Investor: Former Lehman's boss, on his deathbed, gives five steps to investing securely
IMAGINE you were going to die in the next couple of months. What would you do?
Gordon Murray, a former bigwig at Lehman Brothers and Credit Suisse First Boston, was in just that position earlier this year and decided to write a slim volume called 'The Investment Answer' to explain his investment philosophy in a handful of simple steps.
Murray, who now only has three months to live because of a brain tumour, is not just a 25-year veteran some of the world's best known financial services companies, he has testified in front of Congress about the present crisis and is a fierce critic of the way big investment houses do business.
Murray's slim book is only available to Irish readers who can download it from Amazon to their Kindels but it can be easily summarised for every investor and repays thought. It offers, at the very least, a system that is both coherent and relatively straight forward.
Murray's basic message is a simple anti-Wall Street investment philosophy; money management is a mug's game and you should instead invest in index-linked funds and make sure that you rebalance your funds reasonably often.
Murray has five basic pieces of investment advice.
The first is to find an adviser who earns no fees from any investment company and only earns fees from you; something that is still relatively rare in Ireland.
His second piece of advice is to divide your money among stocks and bonds, big and small, and value and growth.
The third piece of advice is to subdivide between foreign and domestic shares. This advice is the least relevant to Irish investors who have learned the hard way that sticking to your domestic market is madness.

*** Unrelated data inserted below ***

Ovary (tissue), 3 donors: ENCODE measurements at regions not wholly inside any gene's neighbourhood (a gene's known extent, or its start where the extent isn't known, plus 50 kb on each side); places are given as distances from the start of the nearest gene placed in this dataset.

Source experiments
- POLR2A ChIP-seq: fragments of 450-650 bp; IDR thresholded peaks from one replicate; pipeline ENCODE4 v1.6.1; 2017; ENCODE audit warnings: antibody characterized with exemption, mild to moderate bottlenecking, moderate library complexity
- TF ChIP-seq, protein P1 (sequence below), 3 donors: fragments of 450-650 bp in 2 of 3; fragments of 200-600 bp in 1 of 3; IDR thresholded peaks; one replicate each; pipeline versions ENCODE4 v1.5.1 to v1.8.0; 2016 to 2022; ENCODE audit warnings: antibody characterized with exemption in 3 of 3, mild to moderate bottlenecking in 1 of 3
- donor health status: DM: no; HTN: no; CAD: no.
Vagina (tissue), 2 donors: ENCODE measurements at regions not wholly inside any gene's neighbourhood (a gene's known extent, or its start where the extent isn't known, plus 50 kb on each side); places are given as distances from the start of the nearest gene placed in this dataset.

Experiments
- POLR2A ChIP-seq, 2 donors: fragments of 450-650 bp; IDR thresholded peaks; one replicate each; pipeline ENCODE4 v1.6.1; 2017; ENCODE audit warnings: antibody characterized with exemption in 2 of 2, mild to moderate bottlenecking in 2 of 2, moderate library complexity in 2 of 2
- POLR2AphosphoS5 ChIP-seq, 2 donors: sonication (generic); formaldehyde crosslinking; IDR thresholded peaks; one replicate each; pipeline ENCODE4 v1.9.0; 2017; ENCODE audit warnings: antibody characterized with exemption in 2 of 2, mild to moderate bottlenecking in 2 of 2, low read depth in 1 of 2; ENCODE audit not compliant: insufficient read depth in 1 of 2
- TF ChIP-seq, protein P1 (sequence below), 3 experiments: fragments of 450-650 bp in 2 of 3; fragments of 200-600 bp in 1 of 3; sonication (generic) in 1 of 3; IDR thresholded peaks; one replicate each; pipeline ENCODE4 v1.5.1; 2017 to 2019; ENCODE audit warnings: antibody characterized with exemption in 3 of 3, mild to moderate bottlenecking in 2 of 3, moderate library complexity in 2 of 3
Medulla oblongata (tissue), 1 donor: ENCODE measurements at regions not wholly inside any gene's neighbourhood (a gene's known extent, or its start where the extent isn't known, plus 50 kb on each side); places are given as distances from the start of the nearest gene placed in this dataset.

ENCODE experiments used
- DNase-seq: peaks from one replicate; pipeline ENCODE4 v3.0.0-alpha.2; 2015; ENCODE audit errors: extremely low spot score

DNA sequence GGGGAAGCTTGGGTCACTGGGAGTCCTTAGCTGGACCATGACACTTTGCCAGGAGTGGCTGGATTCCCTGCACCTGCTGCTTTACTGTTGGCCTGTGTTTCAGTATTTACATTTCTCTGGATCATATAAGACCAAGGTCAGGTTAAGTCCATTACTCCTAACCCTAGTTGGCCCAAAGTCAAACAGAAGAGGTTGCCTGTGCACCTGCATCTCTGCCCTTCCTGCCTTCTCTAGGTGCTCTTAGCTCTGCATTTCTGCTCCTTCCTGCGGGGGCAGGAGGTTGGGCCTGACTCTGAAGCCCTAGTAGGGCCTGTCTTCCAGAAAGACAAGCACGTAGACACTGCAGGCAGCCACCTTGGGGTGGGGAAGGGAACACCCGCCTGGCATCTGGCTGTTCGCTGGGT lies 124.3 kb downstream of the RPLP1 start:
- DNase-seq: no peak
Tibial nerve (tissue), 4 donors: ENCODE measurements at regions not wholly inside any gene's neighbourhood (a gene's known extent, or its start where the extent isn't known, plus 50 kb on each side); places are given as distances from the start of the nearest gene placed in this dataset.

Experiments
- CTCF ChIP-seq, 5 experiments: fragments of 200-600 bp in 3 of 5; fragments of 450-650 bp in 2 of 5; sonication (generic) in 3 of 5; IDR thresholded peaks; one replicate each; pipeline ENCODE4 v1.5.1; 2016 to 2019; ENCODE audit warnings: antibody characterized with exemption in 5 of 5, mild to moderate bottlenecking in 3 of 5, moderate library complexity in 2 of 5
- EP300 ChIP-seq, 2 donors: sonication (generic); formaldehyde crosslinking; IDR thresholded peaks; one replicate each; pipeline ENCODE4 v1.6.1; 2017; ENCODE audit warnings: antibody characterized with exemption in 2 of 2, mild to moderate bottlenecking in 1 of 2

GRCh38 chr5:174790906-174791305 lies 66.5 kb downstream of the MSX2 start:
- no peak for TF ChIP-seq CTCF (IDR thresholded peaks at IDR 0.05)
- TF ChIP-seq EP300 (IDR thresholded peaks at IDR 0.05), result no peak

Fourth, decide whether you want to invest in actively or passively managed mutual funds. The book does not come down on one side of the argument or the other but rather it lays out the pros and cons of each strategy.
Fifth and most controversial or counter intuitive; rebalance your fund by selling your winners and buying more of the losers.
As the market goes into a tailspin, there is something curiously old-fashioned and reassuring about reading an analysis like this. Of course there are reasons to believe that we are facing a crisis that could wipe away the euro but the expression "this time it's different" is probably equally misguided for recessions as it is for booms.
Of course a real boom or bust requires such a belief to drive up prices, or drive them down, but the reality is almost certainly somewhere in between.
In the present climate it is somehow heartening to read a good old-fashioned plea for the merits of investment combined with a radical criticism of many aspects of the markets.
None of 'The Investment Answer' is particularly revolutionary, and it comes with a deep layer of typical American schmaltz, but it is not everyday that one gets investment advice from a dying man -- especially somebody who knows the investment world well.